Friday, December 19, 2014

Sony, the DPRK, and the Thailand - Pyongyang Connection

UPDATE (19DEC2014 1725PST)
I'm top-posting this update because I've just learned of some new information about Loxley Pacific which makes me believe that the Loxley-DPRK connection should be investigated in a more rigorous fashion. This comes from Don Sambandaraksa's Bloggery article "Loxley and the Thai way of doing things":
"(I)n April 2003 a company in Japan, Meishin, attempted to export parts for nuclear centrifuges to North Korea. The intermediary was a Thai telecom company, Loxley Pacific, and the consignment was declared as telecom equipment in an attempt to avoid scrutiny."
"The sad thing was that because of the proper and elite image of Loxley in Thailand, the news blackout was almost absolute within the country. Editors did not wish to make an enemy of Loxley as their owners, the Lamsum family, have a banking, food, commercial and advertising empire that is no less omnipresent than that of True and CP owned by the Chearavanont family. Only the Lumsums prefer to keep themselves to themselves unlike the publicity hungry Chearavanonts."
"No publication would risk losing their advertising income by pointing out that they were part of North Korea’s nuclear program. No politician would dare to lose party funding by taking them on - the Lumsums were the fifth largest official donor to the Democrat party. The Chearavanonts, meanwhile, topped the 2011 list."
"The Bangkok Post’s Post Database section ran the story, but what should have been front page news on every newspaper in the country was instead run as a story on the back page of the the technology section. Such was the scale of denial."
The above is just a snippet of Don's full article which discusses Loxley, its subsidiary Loxley Pacific, and its sale to North Korea of a GSM network and an ISP. If Don is correct in his assessment about Loxley's political influence in Thailand and its deal-making with insiders, then chances are good that Loxley's own network is extremely vulnerable to being breached (who would be brave enough to tell the CEO?). Post-breach, it could be used as a vector to access North Korea's mobile and Internet networks. Anything the attackers do after that would be blamed on Pyongyang - no questions asked.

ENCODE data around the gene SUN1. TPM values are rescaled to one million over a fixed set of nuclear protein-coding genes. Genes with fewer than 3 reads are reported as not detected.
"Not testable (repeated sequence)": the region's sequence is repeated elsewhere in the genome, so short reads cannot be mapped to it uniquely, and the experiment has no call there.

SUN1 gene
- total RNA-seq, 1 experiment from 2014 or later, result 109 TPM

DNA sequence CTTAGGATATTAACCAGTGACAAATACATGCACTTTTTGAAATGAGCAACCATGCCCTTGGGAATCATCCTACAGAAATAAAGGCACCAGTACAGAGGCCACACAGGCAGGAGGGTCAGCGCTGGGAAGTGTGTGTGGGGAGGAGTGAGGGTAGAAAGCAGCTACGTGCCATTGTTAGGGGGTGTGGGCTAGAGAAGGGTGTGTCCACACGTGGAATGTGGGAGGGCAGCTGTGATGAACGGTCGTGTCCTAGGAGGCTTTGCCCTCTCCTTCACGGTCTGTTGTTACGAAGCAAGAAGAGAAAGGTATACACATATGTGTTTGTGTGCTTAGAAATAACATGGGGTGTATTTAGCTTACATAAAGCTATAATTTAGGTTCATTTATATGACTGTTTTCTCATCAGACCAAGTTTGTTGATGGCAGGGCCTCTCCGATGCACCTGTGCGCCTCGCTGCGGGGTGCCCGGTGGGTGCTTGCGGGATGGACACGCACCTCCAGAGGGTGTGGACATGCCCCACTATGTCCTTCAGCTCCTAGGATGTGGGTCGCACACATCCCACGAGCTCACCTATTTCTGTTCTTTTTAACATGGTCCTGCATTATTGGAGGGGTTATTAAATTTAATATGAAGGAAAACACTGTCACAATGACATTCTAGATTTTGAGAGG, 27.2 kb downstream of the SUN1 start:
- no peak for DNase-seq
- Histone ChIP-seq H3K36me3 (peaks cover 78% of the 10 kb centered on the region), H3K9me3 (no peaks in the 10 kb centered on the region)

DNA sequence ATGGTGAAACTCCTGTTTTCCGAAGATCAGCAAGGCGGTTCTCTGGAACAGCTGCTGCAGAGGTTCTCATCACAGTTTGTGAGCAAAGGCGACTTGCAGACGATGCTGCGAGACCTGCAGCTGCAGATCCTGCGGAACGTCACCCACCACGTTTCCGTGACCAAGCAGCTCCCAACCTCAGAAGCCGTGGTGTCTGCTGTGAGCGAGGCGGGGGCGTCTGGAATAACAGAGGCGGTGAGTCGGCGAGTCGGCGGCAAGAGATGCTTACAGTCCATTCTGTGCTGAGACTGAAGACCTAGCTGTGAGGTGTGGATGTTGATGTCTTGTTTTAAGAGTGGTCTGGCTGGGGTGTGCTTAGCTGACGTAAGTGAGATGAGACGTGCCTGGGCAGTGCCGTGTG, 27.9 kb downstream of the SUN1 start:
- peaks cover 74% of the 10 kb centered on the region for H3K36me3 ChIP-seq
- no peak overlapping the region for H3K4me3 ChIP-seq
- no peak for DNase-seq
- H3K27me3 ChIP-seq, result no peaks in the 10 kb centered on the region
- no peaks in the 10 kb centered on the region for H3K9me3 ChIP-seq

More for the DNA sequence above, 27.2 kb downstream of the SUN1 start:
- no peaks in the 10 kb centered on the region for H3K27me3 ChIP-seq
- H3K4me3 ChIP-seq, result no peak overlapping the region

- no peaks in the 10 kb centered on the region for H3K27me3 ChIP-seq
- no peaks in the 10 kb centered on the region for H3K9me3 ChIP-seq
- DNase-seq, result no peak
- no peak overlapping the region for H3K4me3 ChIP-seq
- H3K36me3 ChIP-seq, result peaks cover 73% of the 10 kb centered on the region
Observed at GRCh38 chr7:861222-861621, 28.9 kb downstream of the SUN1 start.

[Original Post Begins Here]
The White House appears to be convinced through "Signals intelligence" that the North Korean government planned and perpetrated this attack against Sony:
In one new detail, investigators have uncovered an instance where the malicious software on Sony’s system tried to contact an Internet address within North Korea
There is a common misconception that North Korea's ITC is a closed system therefore anything in or out must be evidence of a government run campaign. In fact, the DPRK has contracts with foreign companies to supply and sustain its networks. Those companies are:
  • Lancelot Holdings
  • Loxley Pacific 
  • Shin Satellite Corp
  • Orascom Telecomms Holding
Each offers a different service, but Loxley Pacific, a Thailand joint venture involving Loxley (Thailand), Teltech (Finland), and Jarangthai (Taiwan). 

Loxley Pacific is a subsidiary of Loxley, a Thai public company that provides a variety of products and services throughout the Asia Pacific region. According to its 2013 annual report, Loxley has 809 permanent staff and 110 contract staff. 

Loxley Pacific provides fixed-telephone lines, public payphone, mobile phones, internet, paging, satellite communications, long-distance/international services, wire or wireless in the Rajin-Sonbong Free Economic and Trade Zone. Star JV is North Korea's internet service run as a joint venture between the North Korean government and Loxley Pacific.